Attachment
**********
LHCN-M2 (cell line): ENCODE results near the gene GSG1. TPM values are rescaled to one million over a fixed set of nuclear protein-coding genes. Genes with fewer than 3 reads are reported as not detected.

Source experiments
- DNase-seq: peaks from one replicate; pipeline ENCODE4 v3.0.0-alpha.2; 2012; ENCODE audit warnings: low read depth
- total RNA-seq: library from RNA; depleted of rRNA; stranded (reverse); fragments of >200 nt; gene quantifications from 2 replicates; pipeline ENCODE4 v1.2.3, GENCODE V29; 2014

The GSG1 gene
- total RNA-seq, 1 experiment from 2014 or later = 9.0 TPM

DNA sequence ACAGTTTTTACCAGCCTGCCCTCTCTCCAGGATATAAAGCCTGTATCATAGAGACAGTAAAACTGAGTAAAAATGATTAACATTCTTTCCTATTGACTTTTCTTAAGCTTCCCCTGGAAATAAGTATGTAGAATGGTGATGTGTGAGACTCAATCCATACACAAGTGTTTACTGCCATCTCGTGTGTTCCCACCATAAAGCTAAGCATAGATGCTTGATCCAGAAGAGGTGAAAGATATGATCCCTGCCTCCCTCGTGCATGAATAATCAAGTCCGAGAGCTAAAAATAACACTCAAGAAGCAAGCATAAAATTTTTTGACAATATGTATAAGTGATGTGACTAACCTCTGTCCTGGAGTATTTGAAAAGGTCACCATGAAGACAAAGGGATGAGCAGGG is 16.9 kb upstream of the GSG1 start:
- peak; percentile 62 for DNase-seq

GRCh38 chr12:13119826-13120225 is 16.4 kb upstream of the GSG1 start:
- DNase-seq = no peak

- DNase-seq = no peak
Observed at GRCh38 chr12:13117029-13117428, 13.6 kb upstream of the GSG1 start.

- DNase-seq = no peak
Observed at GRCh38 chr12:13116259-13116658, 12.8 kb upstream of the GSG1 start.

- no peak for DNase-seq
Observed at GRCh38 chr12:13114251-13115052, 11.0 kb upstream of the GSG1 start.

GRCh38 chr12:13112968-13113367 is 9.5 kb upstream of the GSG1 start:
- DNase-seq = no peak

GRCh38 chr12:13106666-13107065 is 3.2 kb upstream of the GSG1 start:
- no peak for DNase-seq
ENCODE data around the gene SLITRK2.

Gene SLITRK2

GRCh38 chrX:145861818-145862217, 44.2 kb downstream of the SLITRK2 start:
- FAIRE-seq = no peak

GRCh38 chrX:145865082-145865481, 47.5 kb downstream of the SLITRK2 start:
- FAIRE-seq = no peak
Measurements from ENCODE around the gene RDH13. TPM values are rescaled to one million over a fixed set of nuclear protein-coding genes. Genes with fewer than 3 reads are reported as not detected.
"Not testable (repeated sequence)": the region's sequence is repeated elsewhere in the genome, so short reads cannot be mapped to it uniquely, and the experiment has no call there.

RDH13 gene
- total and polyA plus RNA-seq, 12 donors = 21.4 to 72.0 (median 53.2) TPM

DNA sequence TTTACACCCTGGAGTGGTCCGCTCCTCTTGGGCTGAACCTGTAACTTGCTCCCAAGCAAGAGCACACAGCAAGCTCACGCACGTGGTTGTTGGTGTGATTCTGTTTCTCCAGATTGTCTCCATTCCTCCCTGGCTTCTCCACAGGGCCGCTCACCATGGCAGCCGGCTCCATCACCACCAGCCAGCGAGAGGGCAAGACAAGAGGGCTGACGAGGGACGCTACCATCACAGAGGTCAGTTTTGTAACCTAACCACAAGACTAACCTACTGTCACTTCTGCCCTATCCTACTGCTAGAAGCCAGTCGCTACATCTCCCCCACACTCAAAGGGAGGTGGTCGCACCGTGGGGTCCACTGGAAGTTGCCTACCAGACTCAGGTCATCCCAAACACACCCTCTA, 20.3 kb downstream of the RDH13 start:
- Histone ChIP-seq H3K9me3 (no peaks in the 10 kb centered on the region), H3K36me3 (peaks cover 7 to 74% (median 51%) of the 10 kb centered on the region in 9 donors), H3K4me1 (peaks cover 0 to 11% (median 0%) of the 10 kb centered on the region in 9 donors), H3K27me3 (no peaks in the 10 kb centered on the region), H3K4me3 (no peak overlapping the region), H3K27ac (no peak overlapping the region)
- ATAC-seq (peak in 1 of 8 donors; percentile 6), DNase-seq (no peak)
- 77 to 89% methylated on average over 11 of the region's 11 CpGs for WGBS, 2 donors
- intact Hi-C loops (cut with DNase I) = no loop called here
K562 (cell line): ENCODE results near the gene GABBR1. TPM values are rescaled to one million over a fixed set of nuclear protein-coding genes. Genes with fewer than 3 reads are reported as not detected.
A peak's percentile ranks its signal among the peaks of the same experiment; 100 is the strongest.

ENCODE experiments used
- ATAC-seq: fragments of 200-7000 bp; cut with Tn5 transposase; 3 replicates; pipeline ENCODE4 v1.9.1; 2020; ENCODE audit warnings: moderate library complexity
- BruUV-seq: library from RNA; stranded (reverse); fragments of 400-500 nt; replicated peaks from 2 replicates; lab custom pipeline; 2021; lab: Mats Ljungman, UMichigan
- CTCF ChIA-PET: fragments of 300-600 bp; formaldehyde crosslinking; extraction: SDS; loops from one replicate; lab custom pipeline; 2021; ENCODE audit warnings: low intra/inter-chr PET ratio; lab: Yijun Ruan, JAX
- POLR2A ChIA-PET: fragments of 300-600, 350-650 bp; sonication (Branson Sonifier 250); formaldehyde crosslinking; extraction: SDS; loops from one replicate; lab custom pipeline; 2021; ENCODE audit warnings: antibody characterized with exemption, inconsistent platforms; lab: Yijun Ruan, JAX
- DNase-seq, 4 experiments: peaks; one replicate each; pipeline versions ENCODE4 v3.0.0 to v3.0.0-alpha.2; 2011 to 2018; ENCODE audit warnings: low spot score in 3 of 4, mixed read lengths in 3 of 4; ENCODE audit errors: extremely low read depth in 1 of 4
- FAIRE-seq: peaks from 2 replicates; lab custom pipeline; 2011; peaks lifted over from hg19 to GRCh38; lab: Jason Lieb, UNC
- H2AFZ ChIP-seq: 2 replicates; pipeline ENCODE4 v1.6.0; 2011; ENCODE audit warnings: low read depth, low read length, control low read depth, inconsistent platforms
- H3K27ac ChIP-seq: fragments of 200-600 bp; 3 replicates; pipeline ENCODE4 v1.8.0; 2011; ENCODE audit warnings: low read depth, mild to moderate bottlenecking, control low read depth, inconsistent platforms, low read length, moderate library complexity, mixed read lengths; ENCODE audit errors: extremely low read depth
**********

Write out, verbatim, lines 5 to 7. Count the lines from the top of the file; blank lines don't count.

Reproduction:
The GSG1 gene
- total RNA-seq, 1 experiment from 2014 or later = 9.0 TPM

DNA sequence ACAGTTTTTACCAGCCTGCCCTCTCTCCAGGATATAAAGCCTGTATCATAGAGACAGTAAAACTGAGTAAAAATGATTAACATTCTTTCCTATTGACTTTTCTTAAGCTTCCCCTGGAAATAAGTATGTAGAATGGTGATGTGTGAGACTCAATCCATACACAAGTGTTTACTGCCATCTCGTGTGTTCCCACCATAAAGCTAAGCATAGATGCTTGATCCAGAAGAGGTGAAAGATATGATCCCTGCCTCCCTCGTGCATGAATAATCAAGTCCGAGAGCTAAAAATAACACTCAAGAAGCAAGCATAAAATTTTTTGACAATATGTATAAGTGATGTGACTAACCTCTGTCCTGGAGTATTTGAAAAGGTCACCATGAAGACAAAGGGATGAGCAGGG is 16.9 kb upstream of the GSG1 start: